logic adapted to extend the constraints of temporal entity integrity and temporal referential integrity to apply to temporal data existing in future assertion time;
logic adapted to move deferred assertions nearer in assertion time to the present moment; and
logic adapted to move deferred assertions farther in assertion time from the present moment;
wherein the deferred assertions are rows of data that will not be claimed to make a true statement unless and until their assertion-time periods become current;
logic adapted to manage collections of maintenance transactions by asynchronous transaction processing; and
logic adapted to contain work-in-progress modifications to one or more sets of assertions in a temporal table in the same physical table as production data and the same physical table that contains other non-deferred categories of temporal data; and
logic adapted to improve performance of queries that utilize a temporal index and that request rows of data that exist in current assertion time, the logic adapted to improve the performance of queries comprising:
a match predicate added to the temporal index, the match predicate having, for each row in the temporal table, one of two values, one of the two values indicating that the row has an assertion-time period that is in the past, and the other of the two values indicating that the row is not known to have an assertion-time period that is in the past; and
logic adapted to enhance the retrieval of rows of data that have an assertion-time period containing the present moment, wherein the value of the temporal index to speed up is enhanced by filtering out known past rows when looking for current rows, in comparison to otherwise identical indexes that employ one or more columns of data that can only be used as range predicates.
4. The computer program of claim 3, wherein the canonical schema is implemented as a data structure within a Database Management System and is not visible to a database user.
5. A computer program for managing temporal data, embodied in a computer-readable storage medium, the computer program comprising:
logic adapted to store temporal data in at least one temporal table, the at least one temporal table being stored in a temporal database, each temporal table using a canonical schema that includes, in any order:
at least one surrogate-valued column that designates a unique object identifier of an object represented in a row of the at least one temporal table;
at least one time-valued column that designates a valid-time period that indicates:
a period of time in the past during which the object represented by the row existed in a prior state, if the valid-time period ended prior to a present moment,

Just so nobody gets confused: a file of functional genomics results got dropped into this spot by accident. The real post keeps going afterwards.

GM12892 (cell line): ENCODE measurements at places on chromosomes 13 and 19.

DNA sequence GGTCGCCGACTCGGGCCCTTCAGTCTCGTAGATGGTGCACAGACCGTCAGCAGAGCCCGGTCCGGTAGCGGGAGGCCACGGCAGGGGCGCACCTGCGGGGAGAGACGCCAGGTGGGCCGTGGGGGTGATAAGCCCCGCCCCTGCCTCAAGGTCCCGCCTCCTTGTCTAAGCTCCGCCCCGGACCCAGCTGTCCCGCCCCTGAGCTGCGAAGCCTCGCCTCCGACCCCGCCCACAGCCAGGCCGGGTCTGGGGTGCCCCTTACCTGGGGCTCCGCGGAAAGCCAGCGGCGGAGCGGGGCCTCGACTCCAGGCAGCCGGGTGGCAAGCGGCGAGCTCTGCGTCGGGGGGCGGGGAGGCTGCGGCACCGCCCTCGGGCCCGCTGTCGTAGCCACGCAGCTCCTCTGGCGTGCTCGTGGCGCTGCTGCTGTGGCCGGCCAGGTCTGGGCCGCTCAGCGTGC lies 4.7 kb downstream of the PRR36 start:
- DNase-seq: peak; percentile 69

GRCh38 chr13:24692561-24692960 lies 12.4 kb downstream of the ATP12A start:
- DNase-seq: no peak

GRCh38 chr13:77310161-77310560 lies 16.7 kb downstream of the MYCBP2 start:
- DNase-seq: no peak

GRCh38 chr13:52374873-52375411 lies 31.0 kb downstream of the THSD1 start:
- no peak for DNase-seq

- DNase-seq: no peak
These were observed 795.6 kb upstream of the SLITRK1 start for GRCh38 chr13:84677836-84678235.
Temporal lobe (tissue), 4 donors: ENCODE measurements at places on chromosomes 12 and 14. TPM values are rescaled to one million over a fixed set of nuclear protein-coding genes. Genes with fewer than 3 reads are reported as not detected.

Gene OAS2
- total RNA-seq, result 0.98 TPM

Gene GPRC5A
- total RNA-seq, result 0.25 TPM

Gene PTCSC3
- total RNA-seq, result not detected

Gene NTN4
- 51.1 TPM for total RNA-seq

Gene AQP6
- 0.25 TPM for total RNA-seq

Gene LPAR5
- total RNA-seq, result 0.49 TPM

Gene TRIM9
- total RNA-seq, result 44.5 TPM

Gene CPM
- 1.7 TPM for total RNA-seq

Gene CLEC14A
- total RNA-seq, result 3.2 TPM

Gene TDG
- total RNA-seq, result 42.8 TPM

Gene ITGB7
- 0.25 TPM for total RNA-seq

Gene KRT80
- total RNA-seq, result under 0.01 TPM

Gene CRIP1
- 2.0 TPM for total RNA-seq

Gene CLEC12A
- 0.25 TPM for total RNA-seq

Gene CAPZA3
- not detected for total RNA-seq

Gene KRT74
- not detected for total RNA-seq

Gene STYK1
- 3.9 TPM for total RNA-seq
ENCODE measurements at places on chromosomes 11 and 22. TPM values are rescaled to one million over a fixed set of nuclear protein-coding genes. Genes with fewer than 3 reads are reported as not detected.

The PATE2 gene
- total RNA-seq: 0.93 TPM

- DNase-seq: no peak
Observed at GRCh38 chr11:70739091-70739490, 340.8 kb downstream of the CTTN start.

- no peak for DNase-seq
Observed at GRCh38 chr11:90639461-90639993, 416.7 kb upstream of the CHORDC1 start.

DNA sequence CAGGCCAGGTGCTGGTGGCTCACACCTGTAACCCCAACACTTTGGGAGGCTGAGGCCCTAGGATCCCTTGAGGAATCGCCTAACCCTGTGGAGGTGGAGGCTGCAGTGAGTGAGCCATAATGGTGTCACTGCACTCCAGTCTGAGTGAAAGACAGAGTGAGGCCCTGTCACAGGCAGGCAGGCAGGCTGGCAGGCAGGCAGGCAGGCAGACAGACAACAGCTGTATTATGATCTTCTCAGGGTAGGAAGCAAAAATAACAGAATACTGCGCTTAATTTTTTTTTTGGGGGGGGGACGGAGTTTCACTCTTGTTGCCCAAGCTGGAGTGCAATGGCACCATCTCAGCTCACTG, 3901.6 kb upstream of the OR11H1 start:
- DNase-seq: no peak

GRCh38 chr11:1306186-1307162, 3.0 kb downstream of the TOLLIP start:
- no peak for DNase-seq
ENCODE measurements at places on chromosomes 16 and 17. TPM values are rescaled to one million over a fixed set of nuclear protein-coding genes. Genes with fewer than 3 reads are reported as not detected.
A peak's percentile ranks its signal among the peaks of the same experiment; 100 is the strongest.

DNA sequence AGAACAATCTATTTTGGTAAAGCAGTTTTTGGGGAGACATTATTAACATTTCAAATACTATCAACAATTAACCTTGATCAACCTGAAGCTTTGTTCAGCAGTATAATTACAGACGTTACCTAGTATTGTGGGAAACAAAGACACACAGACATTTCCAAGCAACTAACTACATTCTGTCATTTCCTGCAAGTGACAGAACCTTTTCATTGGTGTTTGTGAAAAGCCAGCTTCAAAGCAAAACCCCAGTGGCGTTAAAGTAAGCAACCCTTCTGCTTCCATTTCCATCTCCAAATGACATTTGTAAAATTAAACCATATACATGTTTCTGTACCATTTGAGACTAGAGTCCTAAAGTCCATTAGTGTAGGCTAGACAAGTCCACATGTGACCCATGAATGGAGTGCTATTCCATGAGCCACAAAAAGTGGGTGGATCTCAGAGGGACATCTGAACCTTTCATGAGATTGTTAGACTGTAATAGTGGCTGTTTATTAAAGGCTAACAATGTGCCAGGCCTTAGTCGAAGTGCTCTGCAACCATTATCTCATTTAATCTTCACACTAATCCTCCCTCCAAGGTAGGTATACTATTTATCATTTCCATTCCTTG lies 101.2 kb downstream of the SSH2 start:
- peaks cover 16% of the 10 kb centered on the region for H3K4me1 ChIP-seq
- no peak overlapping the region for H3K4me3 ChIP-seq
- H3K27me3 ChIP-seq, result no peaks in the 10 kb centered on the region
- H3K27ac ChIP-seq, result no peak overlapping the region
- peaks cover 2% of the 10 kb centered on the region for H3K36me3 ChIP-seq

a current period of time during which the object represented by the row exists in a current state, if the valid-time period contains the present moment, and
a period of time in the future during which the object represented by the row will exist in a future state, if the valid-time period begins after the present moment; and
at least one time-valued column that designates a transaction-time period that indicates:
a period of time in the past during which the row was designated to be correct, if the transaction-time period ended prior to the present moment, and
a current period of time during which the row is designated to be correct, if the transaction-time period contains the present moment,
the canonical schema including a same set of columns for supporting the creation and management of data in at least one of valid-time, transaction-time, and bi-temporal time.
6. The computer program of claim 5, wherein the canonical schema further comprises a business key having at least one column which, in each row in the temporal table, designates a unique identifier of the object which the row represents, the at least one column being identical to the at least one column of the primary key of an otherwise identical non-temporal table.
7. The computer program of claim 5, wherein the canonical schema further comprises,
a temporal foreign key, for each temporal referential integrity relationship between a child table and a parent table, having at least one column in the child table which, in each row in the child table, contains the object identifier value of at least one row in the parent table; and
logic adapted to store temporal data in the at least one temporal table that utilizes the temporal foreign key to enforce the constraint of temporal referential integrity when insert transactions, update transactions, and delete transactions are applied to the temporal tables.
8. The computer program of claim 5, further comprising logic adapted to ensure that the constraint of temporal entity integrity is enforced during the process of applying insert transactions, update transactions and delete transactions to the at least one temporal table.
9. The computer program of claim 5, wherein the canonical schema includes:
logic adapted to track an episode, the episode being a period of continuous valid-time determined by monitoring a temporal column designating the earliest point in valid-time that a first row in a temporal table shares with a group of at least one or more other rows in the temporal table, the other rows representing the same object, in which the transaction-time period of the other rows in the group include the transaction-time period of the first row, and in which the valid-time periods of the other rows in the group are earlier than the valid-time period of the first row; and